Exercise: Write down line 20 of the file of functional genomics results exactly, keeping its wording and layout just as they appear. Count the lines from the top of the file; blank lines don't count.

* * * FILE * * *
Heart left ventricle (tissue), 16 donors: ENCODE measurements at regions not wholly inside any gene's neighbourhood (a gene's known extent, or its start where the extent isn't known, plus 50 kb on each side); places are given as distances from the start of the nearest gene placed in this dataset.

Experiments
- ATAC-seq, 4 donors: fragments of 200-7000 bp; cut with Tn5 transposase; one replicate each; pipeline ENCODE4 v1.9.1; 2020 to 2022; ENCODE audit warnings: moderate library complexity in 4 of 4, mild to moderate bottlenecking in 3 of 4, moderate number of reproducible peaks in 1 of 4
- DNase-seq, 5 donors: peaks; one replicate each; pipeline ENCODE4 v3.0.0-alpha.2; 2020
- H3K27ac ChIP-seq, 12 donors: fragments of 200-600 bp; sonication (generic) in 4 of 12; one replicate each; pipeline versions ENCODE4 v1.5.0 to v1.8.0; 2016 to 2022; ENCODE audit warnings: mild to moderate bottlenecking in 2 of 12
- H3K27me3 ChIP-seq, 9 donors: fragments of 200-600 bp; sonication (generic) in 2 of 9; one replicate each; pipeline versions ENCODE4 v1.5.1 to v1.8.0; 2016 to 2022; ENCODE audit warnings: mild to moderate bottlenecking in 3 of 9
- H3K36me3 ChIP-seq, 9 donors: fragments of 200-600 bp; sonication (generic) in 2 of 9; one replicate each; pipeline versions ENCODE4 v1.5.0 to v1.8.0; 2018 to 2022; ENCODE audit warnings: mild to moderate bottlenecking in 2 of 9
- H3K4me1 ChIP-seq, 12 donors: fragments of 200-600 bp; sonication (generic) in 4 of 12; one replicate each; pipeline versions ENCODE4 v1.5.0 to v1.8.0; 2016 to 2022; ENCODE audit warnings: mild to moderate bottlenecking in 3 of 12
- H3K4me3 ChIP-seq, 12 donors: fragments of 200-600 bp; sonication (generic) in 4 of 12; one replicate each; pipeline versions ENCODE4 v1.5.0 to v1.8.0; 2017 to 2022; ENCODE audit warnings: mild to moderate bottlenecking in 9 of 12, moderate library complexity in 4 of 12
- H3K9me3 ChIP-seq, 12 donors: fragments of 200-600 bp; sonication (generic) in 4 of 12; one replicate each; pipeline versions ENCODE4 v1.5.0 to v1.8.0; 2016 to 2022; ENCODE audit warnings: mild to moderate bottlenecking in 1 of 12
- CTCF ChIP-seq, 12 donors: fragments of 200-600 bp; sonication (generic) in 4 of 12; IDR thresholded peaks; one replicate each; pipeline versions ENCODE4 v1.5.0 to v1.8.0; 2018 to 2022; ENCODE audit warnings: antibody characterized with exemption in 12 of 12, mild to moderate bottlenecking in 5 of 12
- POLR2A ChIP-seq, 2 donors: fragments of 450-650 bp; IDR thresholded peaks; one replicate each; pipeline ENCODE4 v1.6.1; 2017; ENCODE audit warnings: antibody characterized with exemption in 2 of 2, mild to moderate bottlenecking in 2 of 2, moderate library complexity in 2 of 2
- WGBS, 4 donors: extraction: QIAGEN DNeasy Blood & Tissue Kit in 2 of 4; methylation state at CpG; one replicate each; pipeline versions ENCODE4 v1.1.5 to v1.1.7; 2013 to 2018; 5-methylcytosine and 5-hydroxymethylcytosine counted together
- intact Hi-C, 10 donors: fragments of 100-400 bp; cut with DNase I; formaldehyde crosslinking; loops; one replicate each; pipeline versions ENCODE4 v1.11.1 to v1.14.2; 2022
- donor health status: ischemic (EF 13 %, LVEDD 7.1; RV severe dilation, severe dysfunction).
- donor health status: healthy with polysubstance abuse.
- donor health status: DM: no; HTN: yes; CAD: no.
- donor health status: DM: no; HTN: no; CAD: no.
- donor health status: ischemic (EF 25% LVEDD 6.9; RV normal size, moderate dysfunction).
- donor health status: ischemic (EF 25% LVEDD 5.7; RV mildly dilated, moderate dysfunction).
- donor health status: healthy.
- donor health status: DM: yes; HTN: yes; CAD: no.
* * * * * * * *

- donor health status: ischemic (EF 25% LVEDD 5.7; RV mildly dilated, moderate dysfunction).